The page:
Last week I tried to take A to the store. I put her in her stroller and for the first few minutes, she was fine. This quickly deteriorated, and she started screaming. I took her outside to try to get her to calm down, where a lady said to me, “Uh oh, looks like someone is hungry or wet!” I looked right at her and said, “Actually, she just ate half an hour ago and being wet doesn’t really bother her, but she actually has a fresh diaper on, thanks for the help.” Yes, I snapped. I’m not particularly proud of it, but she was being pretty condescending. File this under how NOT to deal with unsolicited advice.
We get these kind of comments a lot, especially when someone else is holding her. A is not an easy baby. She wants to be held all the time, she doesn’t sleep well (unless, of course, she is being held), and she has her fussy times (usually between 4-8pm, but occasionally a pop up fuss occurs). When we’re with other people and they’re holding her and she squirms or cries some, they automatically assume she’s hungry or wet or tired, or basically in some way I am not making sure her basic needs are met.
In her almost two months with us, I have learned a lot about little miss fuss. I know how to calm her down, how she likes to be held, when she’s hungry, or when she’s tired, because I am her mother. And even though she can be fussy (we’re pretty sure she’s somewhat colicky) and only really sleeps when she’s with us, she is on a pretty consistent schedule right now, eating every 2.5-3 hours, taking 3-4 naps daily, and going to bed between 9-10pm every night.
So, I get a little offended when other people assume I am not doing something right. I want to say, “No, she just doesn’t like to be held that way.” Most people cradle A, but when she’s awake, she much prefers either sitting up in your lap or being held up on your shoulder. She’s very curious, very alert, and likes to look around. Or I could tell them, “She’s bored.” Because she likes to look at things, she gets bored pretty quickly, so I spend most of my time walking around, showing her different things, or taking her outside. She LOVES being outside.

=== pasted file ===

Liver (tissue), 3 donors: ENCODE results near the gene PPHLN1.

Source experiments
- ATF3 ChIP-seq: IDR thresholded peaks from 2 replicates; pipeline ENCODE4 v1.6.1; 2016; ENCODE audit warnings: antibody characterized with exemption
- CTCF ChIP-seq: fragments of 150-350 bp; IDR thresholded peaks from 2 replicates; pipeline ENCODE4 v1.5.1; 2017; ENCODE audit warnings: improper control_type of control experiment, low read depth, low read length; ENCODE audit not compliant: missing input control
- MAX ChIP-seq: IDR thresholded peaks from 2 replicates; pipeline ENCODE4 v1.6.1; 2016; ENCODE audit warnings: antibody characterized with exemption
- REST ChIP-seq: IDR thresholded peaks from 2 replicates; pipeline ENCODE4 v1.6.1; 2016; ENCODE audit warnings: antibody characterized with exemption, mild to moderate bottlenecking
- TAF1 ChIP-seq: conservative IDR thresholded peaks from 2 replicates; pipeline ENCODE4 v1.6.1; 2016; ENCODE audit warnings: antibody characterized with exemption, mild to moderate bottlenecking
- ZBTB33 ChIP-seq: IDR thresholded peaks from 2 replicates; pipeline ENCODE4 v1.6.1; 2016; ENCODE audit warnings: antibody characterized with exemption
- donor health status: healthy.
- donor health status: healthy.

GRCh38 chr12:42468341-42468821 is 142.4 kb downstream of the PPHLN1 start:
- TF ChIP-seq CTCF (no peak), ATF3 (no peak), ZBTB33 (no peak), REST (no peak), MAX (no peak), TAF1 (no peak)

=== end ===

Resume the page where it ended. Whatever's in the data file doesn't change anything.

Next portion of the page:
I know there are a lot of more experienced moms out there, but what I’m saying is, please don’t assume a new mom doesn’t know what’s wrong with her crying child simply because she’s a new mom. Chances are she knows exactly why her baby is upset and is trying to rectify it the best way she can, which is to say however her baby wants her to. And even if she doesn’t and like A, the baby is just fussy, she probably doesn’t need someone telling her “he/she is probably hungry, you need to feed him/her more” or “have you changed her/him recently?” Trust me, it will only frustrate Momma more.
(And don’t even get me started on making comments to someone about how they’ve chosen to feed their child. That’s another discussion for another time.)
So, I’m going to speak on behalf of new mommies everywhere: If you’re going to say something, please be helpful, and try not to come across as judgmental. We’re tired, okay? We can’t always control what we say when we’re sleep deprived (I’m sure you remember what that’s like), and we would hate to come across as rude.